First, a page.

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2013 Nissan Altima 2.5 SL Long-Term Update 7

The Multitasking Camera

Zach Gale
Feb 26, 2014
Photographers: Motor Trend Staff
The tiny camera on the back of the 2013 Nissan Altima wears an impressive number of hats, and nearly pulls off its multi-tasking feat. I say "nearly" because the Altima's rearview image quality leaves a little to be desired.
Whenever I jump back into my own 2005 model-year vehicle, I remember just how reliant I've become on rearview cameras in vehicles like the 2013 Altima, a car with a high rear deck. So I'm incredibly grateful the Altima has the camera, but its image quality isn't especially good, and neither of its two views maximizes the screen's 7-inch size. Some midsize competitors feature rearview camera views that are not only displayed on a bigger screen, but appear to be of higher resolution as well. Then there's the rearview camera on higher-end Accord sedans, which has an overhead view to help you determine how close you are to a parking berm or curb.
Photo 5/16   |   2013 Nissan Altima Dash Reverse Camera Screen
On the 2014 Altima (ours is a 2013), Nissan makes a rearview camera and 5.0-inch center stack screen available on the S trim as part of a $320 package. It's standard on the SV and its image is presented on a 7-inch screen for Technology package-equipped SLs. That $1090 package also adds a navigation system plus Moving Object Detection, Lane Departure Warning, and Blind Spot Warning—three systems made possible by that same camera. Moving Object Detection is useful in crowded shopping center parking lots. If something is approaching the rear of the car, the Altima will beep and a yellow border appears around the rearview camera image.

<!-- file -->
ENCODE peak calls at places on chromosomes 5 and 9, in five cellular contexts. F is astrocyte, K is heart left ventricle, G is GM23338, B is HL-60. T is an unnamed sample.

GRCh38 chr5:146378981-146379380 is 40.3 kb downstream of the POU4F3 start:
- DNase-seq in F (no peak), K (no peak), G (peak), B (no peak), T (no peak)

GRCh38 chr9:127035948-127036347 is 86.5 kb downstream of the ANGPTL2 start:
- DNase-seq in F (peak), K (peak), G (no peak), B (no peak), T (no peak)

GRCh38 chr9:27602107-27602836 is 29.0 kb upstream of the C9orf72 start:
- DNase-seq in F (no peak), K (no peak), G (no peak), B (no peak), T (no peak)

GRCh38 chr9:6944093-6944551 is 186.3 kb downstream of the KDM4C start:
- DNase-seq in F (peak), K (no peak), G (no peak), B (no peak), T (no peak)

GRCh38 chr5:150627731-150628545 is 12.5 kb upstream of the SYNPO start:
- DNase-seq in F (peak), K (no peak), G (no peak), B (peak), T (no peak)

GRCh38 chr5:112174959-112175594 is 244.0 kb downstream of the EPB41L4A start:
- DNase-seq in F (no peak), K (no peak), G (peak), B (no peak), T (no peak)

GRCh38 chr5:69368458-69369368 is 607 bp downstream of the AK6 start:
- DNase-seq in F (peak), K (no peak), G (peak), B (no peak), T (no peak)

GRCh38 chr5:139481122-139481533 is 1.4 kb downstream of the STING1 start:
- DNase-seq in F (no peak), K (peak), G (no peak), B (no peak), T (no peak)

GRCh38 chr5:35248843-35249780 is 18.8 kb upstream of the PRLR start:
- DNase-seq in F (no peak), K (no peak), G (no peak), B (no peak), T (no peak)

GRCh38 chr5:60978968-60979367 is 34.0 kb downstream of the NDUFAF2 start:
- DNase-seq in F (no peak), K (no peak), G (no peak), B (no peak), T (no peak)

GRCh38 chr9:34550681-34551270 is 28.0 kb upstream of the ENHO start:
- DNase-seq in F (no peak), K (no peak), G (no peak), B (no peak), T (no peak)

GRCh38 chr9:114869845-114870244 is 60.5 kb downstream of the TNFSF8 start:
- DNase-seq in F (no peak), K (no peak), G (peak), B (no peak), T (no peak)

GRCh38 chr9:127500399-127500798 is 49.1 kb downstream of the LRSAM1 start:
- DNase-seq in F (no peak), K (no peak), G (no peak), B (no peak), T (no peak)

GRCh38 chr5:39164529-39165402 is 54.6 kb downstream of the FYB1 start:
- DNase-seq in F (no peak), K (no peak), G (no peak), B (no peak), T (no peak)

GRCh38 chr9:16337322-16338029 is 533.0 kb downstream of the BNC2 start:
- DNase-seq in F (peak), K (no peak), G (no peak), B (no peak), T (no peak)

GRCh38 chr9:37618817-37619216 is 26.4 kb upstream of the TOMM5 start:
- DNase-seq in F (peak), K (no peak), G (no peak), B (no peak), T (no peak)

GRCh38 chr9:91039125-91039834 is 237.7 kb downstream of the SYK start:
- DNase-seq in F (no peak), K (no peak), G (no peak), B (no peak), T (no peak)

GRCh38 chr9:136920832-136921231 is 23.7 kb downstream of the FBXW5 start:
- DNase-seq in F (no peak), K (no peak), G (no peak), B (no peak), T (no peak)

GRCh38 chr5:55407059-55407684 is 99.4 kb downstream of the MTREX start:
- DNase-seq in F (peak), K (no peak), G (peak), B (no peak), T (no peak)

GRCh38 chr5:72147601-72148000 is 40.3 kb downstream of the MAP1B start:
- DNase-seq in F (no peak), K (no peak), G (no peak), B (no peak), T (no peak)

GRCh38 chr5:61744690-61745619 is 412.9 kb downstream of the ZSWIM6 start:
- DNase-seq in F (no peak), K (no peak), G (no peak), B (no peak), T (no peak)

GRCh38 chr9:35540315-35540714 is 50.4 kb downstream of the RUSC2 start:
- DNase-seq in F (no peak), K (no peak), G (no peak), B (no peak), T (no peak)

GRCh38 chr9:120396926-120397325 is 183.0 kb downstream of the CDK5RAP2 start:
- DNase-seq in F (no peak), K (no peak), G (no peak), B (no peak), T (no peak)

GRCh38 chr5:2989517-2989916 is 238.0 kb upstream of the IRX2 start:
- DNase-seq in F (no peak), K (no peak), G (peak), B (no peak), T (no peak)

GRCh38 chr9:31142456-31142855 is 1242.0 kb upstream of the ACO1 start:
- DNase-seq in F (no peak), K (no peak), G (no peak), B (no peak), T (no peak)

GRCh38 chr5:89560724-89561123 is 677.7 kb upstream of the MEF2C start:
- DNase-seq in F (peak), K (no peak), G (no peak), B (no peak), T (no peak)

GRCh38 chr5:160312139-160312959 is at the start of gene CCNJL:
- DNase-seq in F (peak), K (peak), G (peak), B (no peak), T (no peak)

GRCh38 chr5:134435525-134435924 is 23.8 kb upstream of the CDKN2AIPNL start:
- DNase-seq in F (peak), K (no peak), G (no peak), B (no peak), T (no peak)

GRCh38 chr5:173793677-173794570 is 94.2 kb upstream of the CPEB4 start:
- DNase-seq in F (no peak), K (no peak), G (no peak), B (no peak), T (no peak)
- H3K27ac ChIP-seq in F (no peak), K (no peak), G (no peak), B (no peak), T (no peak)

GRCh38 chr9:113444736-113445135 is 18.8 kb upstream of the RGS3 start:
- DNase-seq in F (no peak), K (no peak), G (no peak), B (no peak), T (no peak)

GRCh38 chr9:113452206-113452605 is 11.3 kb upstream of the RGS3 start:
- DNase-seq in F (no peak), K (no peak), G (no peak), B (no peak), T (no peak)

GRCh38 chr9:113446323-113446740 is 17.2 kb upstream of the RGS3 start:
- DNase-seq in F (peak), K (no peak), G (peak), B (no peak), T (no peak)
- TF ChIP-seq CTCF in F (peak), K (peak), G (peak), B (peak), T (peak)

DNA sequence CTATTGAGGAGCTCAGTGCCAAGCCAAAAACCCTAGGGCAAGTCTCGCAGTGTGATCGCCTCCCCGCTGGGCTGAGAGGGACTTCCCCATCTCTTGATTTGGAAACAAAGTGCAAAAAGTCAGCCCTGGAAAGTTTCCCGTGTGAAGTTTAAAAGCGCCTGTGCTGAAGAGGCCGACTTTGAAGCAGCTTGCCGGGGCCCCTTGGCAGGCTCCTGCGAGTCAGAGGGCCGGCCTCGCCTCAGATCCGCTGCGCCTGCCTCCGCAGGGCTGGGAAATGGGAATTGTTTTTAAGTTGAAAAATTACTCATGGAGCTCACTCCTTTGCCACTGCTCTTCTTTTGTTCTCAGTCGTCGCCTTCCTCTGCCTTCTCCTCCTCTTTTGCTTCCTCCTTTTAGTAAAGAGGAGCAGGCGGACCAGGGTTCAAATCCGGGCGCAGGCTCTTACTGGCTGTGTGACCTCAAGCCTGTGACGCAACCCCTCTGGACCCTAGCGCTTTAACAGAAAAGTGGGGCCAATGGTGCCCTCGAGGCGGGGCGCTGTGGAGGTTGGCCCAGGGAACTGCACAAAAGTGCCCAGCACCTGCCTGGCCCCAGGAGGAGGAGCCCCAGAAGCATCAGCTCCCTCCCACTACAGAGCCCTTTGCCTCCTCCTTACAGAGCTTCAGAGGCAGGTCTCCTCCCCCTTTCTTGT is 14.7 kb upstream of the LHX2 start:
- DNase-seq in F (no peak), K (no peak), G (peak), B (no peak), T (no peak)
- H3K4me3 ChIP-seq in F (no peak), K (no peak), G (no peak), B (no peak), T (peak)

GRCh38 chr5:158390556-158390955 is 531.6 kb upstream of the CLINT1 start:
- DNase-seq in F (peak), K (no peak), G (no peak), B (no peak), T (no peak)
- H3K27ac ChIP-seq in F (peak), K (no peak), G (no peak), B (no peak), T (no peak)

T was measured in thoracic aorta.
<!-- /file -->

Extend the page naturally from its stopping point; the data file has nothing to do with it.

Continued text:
The other two safety systems are useful, too, but if they could be replaced by a better-quality or larger rearview image with an overhead view, I'd take that in a second. I've experienced the Nissan/Infiniti Around View Monitor system (multiple cameras provide visibility on every side of the car), and the best-possible improvement would be adding that technology as a more expensive option. Whether Nissan will offer that on a refreshed 2015 model remains to be seen, but you can find it on the subcompact 2014 Versa Note hatchback and 2014 Rogue crossover.
Photo 6/16   |   2013 Nissan Altima Front And Rear End View
Can Uconnect Faster Than Altima Nav's Voice Commands?
We've previously written about how the Altima's navigation system is easy to use, and while that's still true, it's worth mentioning how quick Chrysler's Uconnect allows drivers to voice-command navigation directions. In a recent 2014 Jeep Grand Cherokee test car, getting directions was as simple as pressing a steering wheel button and saying, "Navigate to [full address]." After the system processes the information, and possibly asks a question if a choice needs to be made between two or more results, you're set.

Compared to the long-term Altima and a MyFord Touch-equipped Fusion I recently drove, the Uconnect option cuts at least a minute off the time it takes me to get directions, from the moment I press the steering wheel button until the directions have fully loaded on the center stack screen. An 8.4-inch touch screen -- with its decently sized on-screen zoom-in and -out buttons -- is offered on the 2015 Chrysler 200 sedan. The Altima can accomplish the same task, but as with its rearview camera, the navigation system is affordable, but not class-leading.
Photo 7/16   |   2013 Nissan Altima Front Passengers In Motion



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